Friday, July 5, 2013

The Value of Savings

Trey Smith

In financial terms, Della and I have been members of the working poor for more years than I care to remember. Over the past decade, there have only been one or two years in which our gross annual income was north of $20K or so. In today's modern world in the US, $20,000 isn't a lot, but we've been able to keep our heads above the waterline.

To be fair and truthful, one of the reasons this is so is because we've received a lot of assistance from a variety of taxpayer-funded programs and services. We have been on Food Stamps for quite a long time. I've been on Medicaid for over 3 years (which includes help with the cost of transportation for medical and mental health appointments). We've received assistance for our home heating bills a time or two. We have a subsidized mortgage and, due to my disability, we receive discounts on property taxes and city-provided utilities.

My dad and step-mother also helped out big time a few years ago when they bought us a new car when our latest lemon died. This car has been our main source of transportation ever since.

While these various forms of assistance are the major factor for why we haven't been homeless or living in a slum for the past several years, there is one other factor that has played a significant role: My penny-pinching ways. Regardless of how much or how little our monthly income happens to be, I have sequestered a certain portion of it. It sits there in our interest-bearing checking account, but in terms of the monthly budget, it is as if it doesn't exist. When I factor up our available non-discretionary and discretionary expenditures, that money is invisible.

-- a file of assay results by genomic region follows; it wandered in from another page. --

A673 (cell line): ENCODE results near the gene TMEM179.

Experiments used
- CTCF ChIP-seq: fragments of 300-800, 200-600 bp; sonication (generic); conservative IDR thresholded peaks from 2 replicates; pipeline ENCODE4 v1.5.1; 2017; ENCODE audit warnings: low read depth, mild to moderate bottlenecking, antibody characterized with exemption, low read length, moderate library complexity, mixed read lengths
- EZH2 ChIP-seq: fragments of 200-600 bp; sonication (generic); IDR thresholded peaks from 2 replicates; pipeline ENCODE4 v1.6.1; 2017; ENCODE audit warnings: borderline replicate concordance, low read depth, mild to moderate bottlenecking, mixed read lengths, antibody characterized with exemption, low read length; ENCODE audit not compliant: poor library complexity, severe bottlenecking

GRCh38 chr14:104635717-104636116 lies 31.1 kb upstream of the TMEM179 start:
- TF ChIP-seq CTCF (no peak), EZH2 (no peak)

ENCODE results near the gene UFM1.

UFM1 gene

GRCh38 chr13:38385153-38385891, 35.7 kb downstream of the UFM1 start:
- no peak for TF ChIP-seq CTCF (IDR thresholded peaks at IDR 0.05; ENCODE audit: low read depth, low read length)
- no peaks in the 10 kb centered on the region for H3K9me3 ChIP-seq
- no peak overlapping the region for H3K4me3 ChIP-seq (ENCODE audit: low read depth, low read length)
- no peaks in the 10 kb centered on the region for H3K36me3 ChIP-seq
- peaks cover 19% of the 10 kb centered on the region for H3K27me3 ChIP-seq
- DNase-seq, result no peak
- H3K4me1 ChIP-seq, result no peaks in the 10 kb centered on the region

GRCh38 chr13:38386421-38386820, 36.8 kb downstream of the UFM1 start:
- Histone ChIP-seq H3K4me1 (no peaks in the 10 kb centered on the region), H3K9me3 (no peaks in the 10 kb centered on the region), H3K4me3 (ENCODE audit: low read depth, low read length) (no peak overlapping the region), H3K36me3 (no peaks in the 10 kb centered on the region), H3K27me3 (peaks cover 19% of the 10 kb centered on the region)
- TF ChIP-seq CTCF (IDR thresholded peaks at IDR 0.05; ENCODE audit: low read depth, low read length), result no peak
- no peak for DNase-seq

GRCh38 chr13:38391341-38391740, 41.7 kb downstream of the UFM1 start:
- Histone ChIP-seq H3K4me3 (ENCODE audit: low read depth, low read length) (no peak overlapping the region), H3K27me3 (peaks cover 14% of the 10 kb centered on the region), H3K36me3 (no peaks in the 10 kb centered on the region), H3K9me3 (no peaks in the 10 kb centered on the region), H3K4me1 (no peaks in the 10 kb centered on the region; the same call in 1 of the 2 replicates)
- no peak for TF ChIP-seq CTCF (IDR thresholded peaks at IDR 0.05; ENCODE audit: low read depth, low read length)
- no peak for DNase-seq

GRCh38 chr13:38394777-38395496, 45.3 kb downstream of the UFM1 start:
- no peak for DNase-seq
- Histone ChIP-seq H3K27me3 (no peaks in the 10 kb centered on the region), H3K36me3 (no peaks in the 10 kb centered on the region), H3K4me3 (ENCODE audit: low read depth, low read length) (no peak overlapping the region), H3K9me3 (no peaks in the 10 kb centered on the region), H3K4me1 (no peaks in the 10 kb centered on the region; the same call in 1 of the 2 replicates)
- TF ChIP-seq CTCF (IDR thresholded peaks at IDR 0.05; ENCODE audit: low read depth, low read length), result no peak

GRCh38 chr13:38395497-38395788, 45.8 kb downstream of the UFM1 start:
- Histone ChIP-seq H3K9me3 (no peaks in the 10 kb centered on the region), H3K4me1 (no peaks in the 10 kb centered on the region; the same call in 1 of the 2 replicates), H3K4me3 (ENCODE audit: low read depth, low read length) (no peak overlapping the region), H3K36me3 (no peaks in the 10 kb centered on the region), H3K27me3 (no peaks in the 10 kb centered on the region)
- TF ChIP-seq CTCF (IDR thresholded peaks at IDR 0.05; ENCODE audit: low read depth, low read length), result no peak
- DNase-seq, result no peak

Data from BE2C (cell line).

About a year ago at this time, Della was working a lot of hours, between 180 - 200 a month. In terms of our meager overall income, we were swimming in cash. With a greater income than usual coming in, more money was added to our sequester pool. It is precisely because I raised the sequester threshold that we remain slightly above the waterline today. Those saved dollars are being used to supplement our current miniscule monthly income of $756. It is why we have been able to keep a roof over our heads and why, barring some costly emergency, we probably can make it in our current circumstances until, maybe, October or November. (Of course, we may be thrown out of our soon-to-be foreclosed on house before then!)

I am bringing up this notion of setting aside money when times are relatively good because, too often, governments do not do this. When times are good and the money is rolling in, governments have a tendency to use up the vast majority of the largesse (either in transfers to the elite and/or in adding/expanding current government programs). Far too many governments don't set up a Rainy Day Fund.

For instance, my little town has kept very little revenue in reserve. When the economic downturn hit, the annual budget was decimated. Our streets are not in good shape and utility rates have gone through the roof. If the local council had saved more money during the more plentiful years, they could have augmented our decreased annual budgets in such a way that the rug wouldn't have been pulled out from under we citizens so abruptly. But they didn't set up a sustainable Rainy Day Fund and now we are reaping the painful consequences.

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